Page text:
As reported by Reuters earlier today, the ongoing recovery and rehabilitation of wounded Arizona Congresswoman Gabrielle Giffords has progressed very well since the tragic and deadly assault at her event 12 days ago. Dr. Michael Lemole, the chief of neurology at Tucson's University Medical Center, noted that Giffords has demonstrated several key skills: "She is beginning to stand with assistance, she is scrolling through an iPad -- these are all fantastic advances for her. They do show higher cognitive function," he said.
While it's certainly possible to frame Dr. Lemole's reference to the iPad as merely an example of the sort of thing Giffords and other brain trauma patients are able to attempt in the days and weeks after their injuries, the other side of the story is that the iPad has quietly begun to turn the world of assistive/adaptive technology -- specialized software, hardware and medical devices aimed at improving function and quality of life for people with disabilities or challenges -- on its head.
The iPad's starting price of US$499, compared to traditional assistive systems that can cost orders of magnitude more, has enabled application developers like AssistiveWare to bring pictureboard technology to thousands of people -- and the next time you feel like giving the developer of a $4.99 game a piece of your mind for "overpricing," note that the happy purchasers who gave a 4.5-star rating to Proloquo2Go paid $190 for the privilege. Of course, the high costs of older assistive tech can be offset by health insurance, which generally will not pay for an iOS device/assistive app combo -- something that may have to be reevaluated in the near future.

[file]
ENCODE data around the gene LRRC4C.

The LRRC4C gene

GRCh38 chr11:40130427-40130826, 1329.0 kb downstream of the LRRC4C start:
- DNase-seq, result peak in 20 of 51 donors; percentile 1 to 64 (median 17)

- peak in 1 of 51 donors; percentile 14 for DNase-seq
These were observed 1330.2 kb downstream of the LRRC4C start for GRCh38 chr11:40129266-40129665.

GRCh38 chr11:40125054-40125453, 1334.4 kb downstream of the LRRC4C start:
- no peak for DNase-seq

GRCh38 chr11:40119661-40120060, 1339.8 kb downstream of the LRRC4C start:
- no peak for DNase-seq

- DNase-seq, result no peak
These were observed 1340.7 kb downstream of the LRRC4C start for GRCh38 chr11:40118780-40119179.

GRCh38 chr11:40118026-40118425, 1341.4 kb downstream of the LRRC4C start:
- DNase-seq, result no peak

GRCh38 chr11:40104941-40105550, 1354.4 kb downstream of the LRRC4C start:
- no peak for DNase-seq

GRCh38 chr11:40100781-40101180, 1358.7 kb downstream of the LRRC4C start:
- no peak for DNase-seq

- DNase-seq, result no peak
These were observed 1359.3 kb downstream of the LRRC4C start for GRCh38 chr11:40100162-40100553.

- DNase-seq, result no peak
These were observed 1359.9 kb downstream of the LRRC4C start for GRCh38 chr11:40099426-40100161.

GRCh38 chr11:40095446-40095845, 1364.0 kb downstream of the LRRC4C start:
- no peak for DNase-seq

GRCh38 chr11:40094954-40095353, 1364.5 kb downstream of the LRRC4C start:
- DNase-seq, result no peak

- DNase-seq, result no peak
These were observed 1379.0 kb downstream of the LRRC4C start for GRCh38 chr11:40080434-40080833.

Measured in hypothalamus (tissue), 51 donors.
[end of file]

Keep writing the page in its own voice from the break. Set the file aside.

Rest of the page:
Despite the highly visual iOS interface, the baked-in VoiceOver and accessibility features on both the iPad and the iPhone deliver a surprisingly compelling experience for visually impaired and blind users of the technology. Children at many places along the autism spectrum are already taking advantage of the iPad's immersive nature to communicate with family members.
All this with a device that has yet to celebrate its first birthday on the market. Here's hoping that Rep. Giffords' use of her iPad, along with all the incredible support and expertise of her medical team in Arizona and her upcoming rehab in Houston, helps her to recover quickly and as fully as possible.
Hat tip to Keven Guillory of KQED Radio.